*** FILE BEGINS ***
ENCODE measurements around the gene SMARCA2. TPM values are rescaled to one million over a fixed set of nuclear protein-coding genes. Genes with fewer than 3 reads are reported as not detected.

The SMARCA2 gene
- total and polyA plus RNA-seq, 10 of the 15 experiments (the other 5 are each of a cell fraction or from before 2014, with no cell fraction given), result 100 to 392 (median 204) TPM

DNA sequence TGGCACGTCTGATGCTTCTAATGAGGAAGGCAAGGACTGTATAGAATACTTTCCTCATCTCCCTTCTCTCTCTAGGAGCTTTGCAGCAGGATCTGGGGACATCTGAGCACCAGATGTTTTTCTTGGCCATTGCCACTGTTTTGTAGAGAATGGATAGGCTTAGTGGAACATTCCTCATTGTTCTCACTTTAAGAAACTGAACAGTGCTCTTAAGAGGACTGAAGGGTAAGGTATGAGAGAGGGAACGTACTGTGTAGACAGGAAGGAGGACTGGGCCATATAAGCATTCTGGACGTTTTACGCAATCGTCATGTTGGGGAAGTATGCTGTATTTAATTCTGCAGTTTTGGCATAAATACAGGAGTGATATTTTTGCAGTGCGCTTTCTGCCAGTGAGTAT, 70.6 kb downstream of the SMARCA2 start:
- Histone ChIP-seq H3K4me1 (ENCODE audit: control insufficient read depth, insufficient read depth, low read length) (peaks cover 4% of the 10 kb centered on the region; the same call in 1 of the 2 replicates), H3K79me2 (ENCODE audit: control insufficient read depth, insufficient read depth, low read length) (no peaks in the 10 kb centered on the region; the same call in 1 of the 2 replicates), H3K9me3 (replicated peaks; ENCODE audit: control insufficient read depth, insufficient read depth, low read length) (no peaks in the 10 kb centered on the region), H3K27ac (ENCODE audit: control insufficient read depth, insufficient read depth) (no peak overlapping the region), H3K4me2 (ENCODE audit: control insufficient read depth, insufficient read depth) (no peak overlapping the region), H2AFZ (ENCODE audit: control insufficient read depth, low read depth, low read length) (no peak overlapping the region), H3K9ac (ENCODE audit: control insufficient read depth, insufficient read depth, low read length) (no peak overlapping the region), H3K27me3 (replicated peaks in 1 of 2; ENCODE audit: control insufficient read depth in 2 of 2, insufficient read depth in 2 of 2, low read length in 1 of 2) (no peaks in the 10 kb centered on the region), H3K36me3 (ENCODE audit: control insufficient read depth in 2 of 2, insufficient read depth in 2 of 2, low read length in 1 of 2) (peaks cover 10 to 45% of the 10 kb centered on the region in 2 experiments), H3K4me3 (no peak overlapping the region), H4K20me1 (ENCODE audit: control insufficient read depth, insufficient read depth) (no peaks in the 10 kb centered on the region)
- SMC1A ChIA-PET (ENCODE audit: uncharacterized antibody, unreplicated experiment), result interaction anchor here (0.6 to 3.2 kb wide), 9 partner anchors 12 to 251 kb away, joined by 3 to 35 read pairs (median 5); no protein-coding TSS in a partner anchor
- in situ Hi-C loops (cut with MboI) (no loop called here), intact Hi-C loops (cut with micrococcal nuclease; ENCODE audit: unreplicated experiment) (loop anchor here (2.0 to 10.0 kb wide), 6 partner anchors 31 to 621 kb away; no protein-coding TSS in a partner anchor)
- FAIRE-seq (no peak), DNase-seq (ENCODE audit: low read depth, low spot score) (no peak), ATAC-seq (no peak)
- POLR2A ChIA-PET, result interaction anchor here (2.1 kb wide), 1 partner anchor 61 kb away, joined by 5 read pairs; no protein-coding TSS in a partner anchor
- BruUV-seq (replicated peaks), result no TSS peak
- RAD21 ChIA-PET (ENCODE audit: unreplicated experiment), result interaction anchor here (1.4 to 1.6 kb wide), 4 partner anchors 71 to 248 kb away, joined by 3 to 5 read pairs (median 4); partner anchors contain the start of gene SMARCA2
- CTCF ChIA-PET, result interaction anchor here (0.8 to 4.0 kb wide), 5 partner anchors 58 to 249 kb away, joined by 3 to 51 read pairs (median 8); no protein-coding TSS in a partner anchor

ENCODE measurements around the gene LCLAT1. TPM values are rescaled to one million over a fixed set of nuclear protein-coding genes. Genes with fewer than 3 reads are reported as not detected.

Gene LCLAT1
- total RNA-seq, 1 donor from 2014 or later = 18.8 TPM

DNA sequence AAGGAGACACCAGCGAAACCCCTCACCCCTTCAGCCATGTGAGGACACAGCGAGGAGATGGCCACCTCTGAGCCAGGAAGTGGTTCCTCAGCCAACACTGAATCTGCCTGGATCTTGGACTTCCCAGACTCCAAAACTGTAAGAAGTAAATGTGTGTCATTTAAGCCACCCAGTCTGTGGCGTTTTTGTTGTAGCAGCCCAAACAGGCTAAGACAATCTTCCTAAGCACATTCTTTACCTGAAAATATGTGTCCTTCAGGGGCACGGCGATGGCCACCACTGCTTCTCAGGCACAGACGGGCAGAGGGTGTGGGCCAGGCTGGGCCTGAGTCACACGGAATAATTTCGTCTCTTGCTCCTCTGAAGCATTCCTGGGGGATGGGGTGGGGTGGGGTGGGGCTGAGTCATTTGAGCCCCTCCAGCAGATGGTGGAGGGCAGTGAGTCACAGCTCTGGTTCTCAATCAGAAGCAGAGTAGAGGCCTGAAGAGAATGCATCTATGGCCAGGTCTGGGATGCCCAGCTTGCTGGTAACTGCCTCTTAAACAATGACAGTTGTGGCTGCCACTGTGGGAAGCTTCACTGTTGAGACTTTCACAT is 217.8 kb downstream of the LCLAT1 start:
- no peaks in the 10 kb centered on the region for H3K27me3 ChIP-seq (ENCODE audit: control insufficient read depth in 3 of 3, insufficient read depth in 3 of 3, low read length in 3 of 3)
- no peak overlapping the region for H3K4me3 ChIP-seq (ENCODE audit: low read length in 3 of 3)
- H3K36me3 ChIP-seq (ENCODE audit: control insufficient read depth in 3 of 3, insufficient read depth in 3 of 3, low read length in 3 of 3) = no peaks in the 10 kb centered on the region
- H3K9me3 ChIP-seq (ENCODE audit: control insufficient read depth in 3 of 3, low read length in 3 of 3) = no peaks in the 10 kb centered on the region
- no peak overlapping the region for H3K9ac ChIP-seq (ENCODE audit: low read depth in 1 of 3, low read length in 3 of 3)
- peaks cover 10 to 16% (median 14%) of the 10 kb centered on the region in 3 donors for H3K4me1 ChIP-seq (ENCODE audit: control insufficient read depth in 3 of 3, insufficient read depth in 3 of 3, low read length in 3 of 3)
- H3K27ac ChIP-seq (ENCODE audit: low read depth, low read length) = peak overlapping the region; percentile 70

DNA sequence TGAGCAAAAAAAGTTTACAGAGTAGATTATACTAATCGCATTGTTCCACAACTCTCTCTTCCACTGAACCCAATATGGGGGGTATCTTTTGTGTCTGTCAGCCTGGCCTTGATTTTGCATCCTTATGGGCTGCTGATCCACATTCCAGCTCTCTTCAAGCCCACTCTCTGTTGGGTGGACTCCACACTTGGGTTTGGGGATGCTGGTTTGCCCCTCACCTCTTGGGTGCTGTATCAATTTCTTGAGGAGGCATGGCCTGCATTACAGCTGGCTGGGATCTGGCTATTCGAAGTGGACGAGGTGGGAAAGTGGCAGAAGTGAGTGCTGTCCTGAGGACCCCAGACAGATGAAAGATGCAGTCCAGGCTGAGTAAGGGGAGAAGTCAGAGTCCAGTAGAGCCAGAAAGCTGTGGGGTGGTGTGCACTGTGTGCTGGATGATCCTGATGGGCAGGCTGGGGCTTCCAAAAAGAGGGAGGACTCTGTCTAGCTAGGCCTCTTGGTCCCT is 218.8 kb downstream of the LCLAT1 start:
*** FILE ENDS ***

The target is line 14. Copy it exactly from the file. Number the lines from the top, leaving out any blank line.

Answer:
Gene LCLAT1